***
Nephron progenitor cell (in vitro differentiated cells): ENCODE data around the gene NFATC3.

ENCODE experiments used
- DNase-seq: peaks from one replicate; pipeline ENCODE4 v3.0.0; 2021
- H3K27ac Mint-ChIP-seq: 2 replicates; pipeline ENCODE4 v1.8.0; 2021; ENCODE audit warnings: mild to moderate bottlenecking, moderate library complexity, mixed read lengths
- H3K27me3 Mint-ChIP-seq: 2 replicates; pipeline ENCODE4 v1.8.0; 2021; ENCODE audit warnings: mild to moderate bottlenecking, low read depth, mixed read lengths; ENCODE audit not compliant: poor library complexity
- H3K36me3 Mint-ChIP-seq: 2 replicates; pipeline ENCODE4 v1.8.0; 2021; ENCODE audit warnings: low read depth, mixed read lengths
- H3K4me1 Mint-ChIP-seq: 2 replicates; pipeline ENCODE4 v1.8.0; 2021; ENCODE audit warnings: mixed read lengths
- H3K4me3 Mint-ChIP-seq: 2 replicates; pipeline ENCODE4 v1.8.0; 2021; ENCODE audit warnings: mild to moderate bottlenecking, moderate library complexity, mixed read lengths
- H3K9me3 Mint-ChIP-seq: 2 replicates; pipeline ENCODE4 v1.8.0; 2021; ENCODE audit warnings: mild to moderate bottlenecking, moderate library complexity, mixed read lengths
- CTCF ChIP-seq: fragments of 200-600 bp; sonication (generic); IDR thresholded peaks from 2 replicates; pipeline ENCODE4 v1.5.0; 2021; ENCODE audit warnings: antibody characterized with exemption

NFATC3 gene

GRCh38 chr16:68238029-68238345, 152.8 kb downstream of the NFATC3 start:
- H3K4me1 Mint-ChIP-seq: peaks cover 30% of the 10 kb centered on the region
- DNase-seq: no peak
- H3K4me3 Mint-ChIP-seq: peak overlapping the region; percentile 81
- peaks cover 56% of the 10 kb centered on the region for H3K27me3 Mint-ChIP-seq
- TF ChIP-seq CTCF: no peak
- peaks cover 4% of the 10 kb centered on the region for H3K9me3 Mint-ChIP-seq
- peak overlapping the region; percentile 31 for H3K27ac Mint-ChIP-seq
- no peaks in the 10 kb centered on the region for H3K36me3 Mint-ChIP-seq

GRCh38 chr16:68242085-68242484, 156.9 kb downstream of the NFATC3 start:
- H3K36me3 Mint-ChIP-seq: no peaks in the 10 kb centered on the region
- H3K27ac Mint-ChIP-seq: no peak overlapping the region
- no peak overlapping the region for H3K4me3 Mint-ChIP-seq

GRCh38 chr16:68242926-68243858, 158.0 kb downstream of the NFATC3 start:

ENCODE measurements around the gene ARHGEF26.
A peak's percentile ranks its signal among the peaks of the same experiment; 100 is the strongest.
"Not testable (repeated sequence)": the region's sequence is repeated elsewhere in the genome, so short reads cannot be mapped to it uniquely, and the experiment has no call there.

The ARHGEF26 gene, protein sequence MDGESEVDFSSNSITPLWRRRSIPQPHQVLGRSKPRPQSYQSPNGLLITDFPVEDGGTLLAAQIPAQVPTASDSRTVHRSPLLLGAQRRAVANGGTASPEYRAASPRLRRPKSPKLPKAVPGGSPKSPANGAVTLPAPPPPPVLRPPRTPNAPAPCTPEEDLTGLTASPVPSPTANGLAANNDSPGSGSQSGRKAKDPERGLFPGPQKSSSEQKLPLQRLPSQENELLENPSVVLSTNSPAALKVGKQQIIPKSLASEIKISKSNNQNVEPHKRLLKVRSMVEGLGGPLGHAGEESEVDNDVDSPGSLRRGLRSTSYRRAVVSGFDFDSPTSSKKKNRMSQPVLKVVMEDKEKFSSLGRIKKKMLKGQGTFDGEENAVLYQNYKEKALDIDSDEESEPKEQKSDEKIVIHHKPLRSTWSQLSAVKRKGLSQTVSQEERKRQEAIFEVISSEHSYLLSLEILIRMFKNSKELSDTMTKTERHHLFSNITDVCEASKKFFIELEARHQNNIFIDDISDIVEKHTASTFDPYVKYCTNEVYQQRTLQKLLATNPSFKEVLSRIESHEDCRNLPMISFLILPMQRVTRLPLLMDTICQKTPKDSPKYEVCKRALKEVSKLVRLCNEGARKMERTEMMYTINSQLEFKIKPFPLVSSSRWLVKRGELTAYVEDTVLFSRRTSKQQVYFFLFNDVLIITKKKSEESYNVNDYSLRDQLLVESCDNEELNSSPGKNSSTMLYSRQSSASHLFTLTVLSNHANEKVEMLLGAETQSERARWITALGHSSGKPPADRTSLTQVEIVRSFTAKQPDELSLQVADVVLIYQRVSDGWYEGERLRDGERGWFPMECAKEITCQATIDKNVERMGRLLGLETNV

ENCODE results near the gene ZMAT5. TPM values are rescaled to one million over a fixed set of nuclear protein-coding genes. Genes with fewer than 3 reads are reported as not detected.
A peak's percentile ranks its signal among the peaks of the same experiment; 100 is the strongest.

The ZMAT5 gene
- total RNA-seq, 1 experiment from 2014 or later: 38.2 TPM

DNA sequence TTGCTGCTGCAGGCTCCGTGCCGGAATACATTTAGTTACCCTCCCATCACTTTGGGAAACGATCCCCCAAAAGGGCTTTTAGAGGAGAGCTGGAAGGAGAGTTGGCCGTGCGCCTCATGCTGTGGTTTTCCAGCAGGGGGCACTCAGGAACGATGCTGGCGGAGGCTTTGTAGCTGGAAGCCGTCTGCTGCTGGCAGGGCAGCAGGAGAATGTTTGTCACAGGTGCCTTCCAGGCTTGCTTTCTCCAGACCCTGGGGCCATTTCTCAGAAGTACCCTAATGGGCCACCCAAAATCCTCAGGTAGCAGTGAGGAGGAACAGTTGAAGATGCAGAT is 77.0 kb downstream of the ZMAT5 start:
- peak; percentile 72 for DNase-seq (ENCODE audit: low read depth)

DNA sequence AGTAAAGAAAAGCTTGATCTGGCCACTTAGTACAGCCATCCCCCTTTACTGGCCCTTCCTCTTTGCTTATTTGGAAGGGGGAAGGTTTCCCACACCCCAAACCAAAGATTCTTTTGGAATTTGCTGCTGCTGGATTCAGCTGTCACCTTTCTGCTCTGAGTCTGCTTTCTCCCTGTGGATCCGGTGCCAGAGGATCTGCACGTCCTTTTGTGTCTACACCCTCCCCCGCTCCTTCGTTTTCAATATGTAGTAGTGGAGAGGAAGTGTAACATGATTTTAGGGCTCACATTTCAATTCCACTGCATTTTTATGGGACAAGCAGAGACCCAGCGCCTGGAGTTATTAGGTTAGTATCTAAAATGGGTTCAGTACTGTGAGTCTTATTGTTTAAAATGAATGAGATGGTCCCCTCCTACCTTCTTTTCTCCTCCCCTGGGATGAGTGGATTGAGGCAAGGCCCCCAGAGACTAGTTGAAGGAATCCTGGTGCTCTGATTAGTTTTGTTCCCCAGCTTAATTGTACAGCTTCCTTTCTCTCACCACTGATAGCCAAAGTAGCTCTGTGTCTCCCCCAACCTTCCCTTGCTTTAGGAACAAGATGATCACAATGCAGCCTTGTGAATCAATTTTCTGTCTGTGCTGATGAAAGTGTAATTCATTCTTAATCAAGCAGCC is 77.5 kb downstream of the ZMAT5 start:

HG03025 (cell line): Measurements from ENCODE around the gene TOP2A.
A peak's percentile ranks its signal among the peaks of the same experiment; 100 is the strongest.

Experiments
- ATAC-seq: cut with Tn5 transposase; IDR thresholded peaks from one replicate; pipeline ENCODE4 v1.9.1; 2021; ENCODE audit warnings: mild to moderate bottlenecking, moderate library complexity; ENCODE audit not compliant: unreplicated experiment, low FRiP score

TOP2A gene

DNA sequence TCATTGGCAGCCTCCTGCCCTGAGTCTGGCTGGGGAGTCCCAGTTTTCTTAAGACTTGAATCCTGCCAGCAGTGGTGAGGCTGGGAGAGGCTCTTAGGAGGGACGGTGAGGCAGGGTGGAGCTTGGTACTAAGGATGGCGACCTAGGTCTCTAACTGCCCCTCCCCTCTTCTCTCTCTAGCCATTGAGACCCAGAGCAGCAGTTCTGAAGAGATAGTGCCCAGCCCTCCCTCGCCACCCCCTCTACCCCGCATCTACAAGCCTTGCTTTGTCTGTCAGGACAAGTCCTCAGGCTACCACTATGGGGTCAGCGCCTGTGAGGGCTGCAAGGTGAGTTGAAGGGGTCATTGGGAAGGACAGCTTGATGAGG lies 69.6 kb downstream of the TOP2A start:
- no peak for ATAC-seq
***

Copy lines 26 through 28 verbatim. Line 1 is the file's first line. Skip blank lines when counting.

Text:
ENCODE measurements around the gene ARHGEF26.
A peak's percentile ranks its signal among the peaks of the same experiment; 100 is the strongest.
"Not testable (repeated sequence)": the region's sequence is repeated elsewhere in the genome, so short reads cannot be mapped to it uniquely, and the experiment has no call there.